Friday, March 26, 2021

Fighter pilot remembered for his kindness and love for the skies

Durban: Colonel Ramalingam Ramanathan Iyer, a former MiG fighter pilot for the India Air Force (IAF) who later joined the South African Air Force (SAAF), will be remembered by his family for his kindness and love for the skies.

Iyer, 69, and Major General Desmond Barker, 71, both of Pretoria, who retired from the SAAF but were members of the reserve force and flew for the SAAF Museum’s historical flights, died last Wednesday.

The aircraft they were in, a single-engine Patchen Explorer, crashed.

According to a statement by the South African National Defence Force (SANDF), the incident occurred during a scheduled general flying day at the SAAF Museum in Valhalla, Pretoria. It said an investigation into the crash was underway to determine the cause.

In 1968 at age 16, Iyer, who was born in India, joined the IAF where he trained.

“Soon after my husband completed his schooling career, he joined the IAF. Rama always wanted to be a fighter pilot and he made his dream a reality," said his wife, Anitha, who lives in Centurion.

“He worked all over India and had flown many aircraft. However, in 1996, after serving 23 years in IAF, he decided to leave as he wanted to work as a pilot for an airline. He had his Airline Transport Pilot (ATP) licence from India and the USA.

“But in his heart, he still wanted to be a fighter pilot, so he sent his CV to the air forces in the different countries. In 1999, he received a call for an opportunity to work in the SAAF. He was very excited."

Iyer, his wife, and two children, Meenakshi, now 37, and Ankit, 34, relocated to South Africa later that year.

Iyer, who had a Master's in defence and strategic studies, headed up the airpower development centre of the SAAF.

“He was also the director of basic flying training until he retired at 60. But because of his expertise, they kept him on for another three years. In 2017, he joined the South African Civil Aviation Authority (SACAA).”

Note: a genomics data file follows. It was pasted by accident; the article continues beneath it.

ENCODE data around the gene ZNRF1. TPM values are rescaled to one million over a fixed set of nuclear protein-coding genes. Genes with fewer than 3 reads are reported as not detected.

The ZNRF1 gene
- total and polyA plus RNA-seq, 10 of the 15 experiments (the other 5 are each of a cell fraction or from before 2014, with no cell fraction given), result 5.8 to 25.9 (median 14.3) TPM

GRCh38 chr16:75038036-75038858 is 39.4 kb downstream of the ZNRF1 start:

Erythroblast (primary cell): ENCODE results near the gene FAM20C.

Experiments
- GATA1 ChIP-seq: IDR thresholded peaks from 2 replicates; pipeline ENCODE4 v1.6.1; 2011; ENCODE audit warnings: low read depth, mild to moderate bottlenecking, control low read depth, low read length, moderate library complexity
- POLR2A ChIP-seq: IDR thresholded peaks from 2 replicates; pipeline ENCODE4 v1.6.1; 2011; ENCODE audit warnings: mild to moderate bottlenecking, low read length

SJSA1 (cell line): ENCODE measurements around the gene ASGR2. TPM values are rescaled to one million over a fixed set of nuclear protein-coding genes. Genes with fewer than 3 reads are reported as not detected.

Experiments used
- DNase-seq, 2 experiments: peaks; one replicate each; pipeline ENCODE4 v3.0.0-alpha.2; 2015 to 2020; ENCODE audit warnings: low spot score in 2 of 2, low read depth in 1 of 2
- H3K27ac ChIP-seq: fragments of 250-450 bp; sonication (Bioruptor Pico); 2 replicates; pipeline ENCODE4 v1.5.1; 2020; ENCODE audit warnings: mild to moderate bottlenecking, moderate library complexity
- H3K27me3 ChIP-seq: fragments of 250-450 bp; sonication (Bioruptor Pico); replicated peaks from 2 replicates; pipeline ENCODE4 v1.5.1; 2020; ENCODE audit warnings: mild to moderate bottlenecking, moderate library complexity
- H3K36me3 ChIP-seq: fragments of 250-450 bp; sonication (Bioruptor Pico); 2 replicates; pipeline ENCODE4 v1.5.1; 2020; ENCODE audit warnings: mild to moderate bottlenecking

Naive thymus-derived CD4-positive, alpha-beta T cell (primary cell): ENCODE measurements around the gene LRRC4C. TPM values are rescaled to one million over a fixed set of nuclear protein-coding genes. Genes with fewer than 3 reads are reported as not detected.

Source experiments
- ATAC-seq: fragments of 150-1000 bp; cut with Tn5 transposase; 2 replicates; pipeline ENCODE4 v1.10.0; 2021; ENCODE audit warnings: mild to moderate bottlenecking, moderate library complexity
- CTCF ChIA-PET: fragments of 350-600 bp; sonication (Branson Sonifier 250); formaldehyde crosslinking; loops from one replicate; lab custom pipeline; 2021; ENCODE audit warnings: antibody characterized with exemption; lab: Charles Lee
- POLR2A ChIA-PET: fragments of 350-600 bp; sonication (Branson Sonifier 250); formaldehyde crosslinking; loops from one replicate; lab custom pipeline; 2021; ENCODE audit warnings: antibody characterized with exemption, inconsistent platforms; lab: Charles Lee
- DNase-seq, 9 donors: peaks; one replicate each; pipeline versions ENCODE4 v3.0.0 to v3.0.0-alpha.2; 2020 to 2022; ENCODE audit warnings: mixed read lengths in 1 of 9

She said her husband's motto in life was, "tomorrow is another day, live for today".

“In 2016, when he was diagnosed with cancer, he did not let that set him back. He fought hard to overcome it and he did. He always said there was nothing he could not fight for."

Anitha said Iyer loved South Africa and considered it his home.

“For him, India was home, and not just a specific part of India. But South African was also his home. He always said that if anything happened to him, then this was where he wanted to rest.”

Luis Dancuart, his son-in-law, said Iyer was generous and aimed to uplift society.

“He was a man with a big heart. He took on any project that would help people. His aim was to make a difference in as many lives as he could and he motivated the children he met. He encouraged them to always do their best. His death has left a huge gap for both our family and his friends."

Iyer's funeral and cremation was held at the Pretoria West Crematorium on Saturday. His ashes were immersed in the Hennops River at the Shree Ayyappaa Kshetram Hindu Temple in Erasmia. He is survived by his wife, children, son and daughter-in-law and two grandchildren.

26/03/21 Nadia Khan/IOL

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